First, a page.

Cancer specialists at Ohio State University have come up with a way to identify an abnormality in cancer cells, known as fusion genes, in solid tumors.
This way to find these fusion genes is testing known as the OSU-SpARKFuse (Ohio State University-Spanning Actionable RNA Kinase Fusions), an Ohio State release said.
These gene fusions come about when components of two separate genes unite, the release said. These unions could cause genes that direct how cancer develops further in the body.
OSU-SpARKFuse stands out from other assays in that it allows observers to find the two genes forming a union while knowing only one of the genes involved. In other assays, observers needed to know both of the genes involved in the fusion. This ability of OSU-SpARKFuse to work when only one of the genes is known gives scientists the chance to find never-before-found unions, the release said.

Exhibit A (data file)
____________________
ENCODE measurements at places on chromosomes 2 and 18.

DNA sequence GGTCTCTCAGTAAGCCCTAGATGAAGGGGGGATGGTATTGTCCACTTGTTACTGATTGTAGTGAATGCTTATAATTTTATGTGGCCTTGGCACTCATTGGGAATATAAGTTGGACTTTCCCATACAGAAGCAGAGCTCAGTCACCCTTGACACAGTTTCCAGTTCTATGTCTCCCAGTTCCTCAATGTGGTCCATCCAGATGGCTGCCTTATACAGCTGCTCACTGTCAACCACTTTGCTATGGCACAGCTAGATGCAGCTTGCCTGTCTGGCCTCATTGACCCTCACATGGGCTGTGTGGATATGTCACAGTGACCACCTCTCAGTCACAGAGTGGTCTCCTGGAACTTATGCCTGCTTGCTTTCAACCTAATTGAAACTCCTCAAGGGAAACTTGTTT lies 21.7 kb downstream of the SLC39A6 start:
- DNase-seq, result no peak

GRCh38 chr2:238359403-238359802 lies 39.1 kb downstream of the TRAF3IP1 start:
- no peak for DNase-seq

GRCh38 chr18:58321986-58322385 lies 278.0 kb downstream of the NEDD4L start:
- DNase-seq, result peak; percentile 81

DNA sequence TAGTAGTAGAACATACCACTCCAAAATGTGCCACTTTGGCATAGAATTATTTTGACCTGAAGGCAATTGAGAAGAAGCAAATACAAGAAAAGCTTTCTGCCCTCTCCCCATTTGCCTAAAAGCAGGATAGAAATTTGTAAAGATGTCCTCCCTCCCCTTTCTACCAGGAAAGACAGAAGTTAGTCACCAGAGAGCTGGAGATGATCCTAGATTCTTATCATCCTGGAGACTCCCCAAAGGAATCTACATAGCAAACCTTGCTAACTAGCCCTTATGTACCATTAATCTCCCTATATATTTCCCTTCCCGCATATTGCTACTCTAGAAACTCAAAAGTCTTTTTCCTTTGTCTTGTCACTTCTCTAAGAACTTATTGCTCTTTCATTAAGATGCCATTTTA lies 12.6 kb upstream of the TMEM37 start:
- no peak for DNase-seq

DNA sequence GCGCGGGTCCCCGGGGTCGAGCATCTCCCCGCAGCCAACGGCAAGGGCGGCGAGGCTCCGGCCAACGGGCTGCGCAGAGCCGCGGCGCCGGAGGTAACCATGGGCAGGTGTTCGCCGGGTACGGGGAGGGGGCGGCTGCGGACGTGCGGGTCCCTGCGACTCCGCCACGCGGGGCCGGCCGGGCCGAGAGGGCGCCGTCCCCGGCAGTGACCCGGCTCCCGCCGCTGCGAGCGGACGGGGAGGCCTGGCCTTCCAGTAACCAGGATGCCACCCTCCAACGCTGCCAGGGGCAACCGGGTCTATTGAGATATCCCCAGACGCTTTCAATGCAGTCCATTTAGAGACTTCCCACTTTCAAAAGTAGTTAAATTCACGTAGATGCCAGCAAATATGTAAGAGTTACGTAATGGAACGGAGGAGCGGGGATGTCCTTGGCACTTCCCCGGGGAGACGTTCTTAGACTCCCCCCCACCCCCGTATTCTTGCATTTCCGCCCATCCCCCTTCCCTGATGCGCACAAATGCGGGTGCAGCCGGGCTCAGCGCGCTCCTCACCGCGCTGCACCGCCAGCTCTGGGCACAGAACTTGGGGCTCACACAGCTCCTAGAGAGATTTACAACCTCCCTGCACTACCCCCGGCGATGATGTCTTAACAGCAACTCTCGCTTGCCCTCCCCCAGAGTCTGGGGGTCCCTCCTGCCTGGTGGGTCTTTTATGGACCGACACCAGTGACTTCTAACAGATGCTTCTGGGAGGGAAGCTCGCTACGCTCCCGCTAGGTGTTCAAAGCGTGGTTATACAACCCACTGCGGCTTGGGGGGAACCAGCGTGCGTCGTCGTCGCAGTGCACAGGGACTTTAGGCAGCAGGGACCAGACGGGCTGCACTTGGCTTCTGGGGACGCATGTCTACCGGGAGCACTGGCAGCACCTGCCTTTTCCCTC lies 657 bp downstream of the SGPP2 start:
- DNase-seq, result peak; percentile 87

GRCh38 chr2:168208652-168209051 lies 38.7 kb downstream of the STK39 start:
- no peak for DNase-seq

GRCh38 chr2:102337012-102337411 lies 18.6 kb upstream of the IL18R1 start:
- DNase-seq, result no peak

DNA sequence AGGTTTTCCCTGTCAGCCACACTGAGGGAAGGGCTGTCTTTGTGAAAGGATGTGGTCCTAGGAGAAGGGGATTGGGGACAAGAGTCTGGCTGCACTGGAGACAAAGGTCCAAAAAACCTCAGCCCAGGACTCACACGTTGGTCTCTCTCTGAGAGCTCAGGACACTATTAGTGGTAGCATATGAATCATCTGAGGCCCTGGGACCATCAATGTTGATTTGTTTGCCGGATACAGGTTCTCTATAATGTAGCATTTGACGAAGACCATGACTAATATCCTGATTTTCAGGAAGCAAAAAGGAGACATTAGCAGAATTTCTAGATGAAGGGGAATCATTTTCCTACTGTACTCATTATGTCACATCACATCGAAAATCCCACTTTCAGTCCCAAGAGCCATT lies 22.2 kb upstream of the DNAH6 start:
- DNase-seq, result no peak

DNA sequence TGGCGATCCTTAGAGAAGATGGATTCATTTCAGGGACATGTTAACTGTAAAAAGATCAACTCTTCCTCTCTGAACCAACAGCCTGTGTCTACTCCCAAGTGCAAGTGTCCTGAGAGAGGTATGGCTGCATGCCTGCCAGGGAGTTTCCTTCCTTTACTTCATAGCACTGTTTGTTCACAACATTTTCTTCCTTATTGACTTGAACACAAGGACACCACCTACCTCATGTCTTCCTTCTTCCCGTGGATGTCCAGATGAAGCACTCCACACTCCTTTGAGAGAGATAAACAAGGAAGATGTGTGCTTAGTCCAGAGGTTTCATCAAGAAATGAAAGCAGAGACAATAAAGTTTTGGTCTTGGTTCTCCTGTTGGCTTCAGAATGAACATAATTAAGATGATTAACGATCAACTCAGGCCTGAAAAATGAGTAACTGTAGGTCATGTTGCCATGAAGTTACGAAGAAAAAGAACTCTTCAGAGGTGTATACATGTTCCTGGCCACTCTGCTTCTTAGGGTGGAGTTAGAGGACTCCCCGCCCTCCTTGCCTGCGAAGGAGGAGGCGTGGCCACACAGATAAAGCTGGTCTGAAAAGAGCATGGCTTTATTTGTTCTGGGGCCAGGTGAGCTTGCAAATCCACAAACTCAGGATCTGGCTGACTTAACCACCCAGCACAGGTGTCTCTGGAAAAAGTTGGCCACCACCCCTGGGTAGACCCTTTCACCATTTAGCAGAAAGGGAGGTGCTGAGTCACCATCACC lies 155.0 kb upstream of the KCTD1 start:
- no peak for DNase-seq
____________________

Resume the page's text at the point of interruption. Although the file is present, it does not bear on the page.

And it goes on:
“The use of OSU-SpARKFuse in clinical laboratories will help expand the knowledge base of gene fusions in solid tumors, and it could directly affect patient care by detecting therapeutically actionable targets,” Sameek Roychowdhury, assistant professor in Ohio State's division of medical oncology, said in the release.